For the last few years Cameron has been working on a series of large scale embroideries based on the Codex Canadensis, the first natural history of Canada, created by 17th C. French missionary Louis Nicolas. Nicolas drew the flora and fauna he encountered in the New World in a naïve, fantastical style that reflects his awe and subconscious fear of nature. He did not draw from life, and, obviously, there were no cameras. Instead, Nicolas relied on the engravings in reference books such as Conrad Gesner’s Historiae Animalium as source material for his depiction of animals he had seen or heard of. Following the principle of analogies, he used quill pen and ink to illustrate creatures that often bore little resemblance to the actual animal.
The gestural quality and limitations of Cameron's medium of stitched thread both amplify and simplify the pen and ink lines of Louis Nicolas. She has strived to be true as possible to his original image, just as Nicolas endeavoured to accurately copy Gesner’s engravings. Yet, with each generation of the image, change occurs. Cameron sees this as an inevitable aspect of the process of translation between art forms.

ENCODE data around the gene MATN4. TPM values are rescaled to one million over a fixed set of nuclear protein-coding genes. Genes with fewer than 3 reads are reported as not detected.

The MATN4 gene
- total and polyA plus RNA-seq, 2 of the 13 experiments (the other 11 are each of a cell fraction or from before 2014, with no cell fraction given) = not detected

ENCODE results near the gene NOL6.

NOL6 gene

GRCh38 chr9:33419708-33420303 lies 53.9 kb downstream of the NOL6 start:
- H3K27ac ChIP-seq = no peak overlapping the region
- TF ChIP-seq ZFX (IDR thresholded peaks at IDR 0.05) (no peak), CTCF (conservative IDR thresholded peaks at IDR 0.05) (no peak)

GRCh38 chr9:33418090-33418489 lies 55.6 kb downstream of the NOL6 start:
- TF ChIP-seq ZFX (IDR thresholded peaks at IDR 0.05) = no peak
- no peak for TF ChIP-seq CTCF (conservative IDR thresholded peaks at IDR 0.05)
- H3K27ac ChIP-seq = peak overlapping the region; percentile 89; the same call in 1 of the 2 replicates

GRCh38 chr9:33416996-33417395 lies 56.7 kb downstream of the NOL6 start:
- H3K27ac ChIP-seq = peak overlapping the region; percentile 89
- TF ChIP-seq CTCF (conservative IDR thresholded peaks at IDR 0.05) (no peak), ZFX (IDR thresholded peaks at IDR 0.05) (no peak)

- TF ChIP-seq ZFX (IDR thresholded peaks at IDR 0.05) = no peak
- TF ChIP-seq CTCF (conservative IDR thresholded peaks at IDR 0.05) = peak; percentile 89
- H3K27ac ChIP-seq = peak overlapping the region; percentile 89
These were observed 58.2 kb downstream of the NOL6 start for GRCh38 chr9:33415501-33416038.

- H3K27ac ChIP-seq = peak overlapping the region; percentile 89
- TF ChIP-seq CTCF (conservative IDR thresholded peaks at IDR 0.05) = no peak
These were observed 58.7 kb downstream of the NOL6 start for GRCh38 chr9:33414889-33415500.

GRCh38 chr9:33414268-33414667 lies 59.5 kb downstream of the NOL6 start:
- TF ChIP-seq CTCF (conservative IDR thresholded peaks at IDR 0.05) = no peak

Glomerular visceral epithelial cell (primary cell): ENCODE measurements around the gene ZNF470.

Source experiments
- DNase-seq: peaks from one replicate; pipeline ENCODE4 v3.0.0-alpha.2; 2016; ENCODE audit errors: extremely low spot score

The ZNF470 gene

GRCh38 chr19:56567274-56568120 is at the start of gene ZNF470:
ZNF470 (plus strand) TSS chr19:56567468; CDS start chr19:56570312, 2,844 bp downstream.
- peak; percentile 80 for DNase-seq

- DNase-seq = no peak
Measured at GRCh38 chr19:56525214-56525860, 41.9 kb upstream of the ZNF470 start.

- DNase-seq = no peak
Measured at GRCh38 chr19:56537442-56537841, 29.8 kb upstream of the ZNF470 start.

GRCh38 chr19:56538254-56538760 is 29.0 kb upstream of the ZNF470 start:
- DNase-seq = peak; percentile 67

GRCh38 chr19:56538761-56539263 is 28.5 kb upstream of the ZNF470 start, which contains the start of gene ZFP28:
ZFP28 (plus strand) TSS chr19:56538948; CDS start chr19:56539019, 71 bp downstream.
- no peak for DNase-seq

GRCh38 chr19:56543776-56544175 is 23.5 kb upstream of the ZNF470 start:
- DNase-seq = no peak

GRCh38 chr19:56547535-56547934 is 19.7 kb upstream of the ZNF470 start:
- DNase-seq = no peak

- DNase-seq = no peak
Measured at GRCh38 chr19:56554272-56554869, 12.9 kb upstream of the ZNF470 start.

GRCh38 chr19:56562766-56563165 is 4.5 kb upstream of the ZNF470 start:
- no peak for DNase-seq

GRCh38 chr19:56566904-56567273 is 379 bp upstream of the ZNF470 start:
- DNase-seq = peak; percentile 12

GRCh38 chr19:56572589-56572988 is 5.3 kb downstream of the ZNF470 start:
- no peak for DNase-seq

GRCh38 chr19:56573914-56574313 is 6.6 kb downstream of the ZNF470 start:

To this end, she adds elements of my own devising, layering systems of framing and classifying the world around us with the more oblique systems of symbol, dream and storytelling.
As translator Norman R. Shapiro writes:
“(The aim of translation) is to create a self-contained, self-standing work, one that has an almost mystical connection with the original, but a work that, ostensibly independent, transmits to whatever degree it can, its music as well as its message.”
From the time of Louis Nicolas and European exploration, Canadian culture has been fraught with the tension between attraction to the wild, dark unknown of nature, and the urge to tame, civilize and profit from it. Cloth and the homey, comforting associations we have with domestic embroidery are well suited to mediating this tension, being both a means of keeping frightening ideas at a safe distance, and, because of the painstaking process of stitching, to enable close examination and ultimately, both wonder and understanding.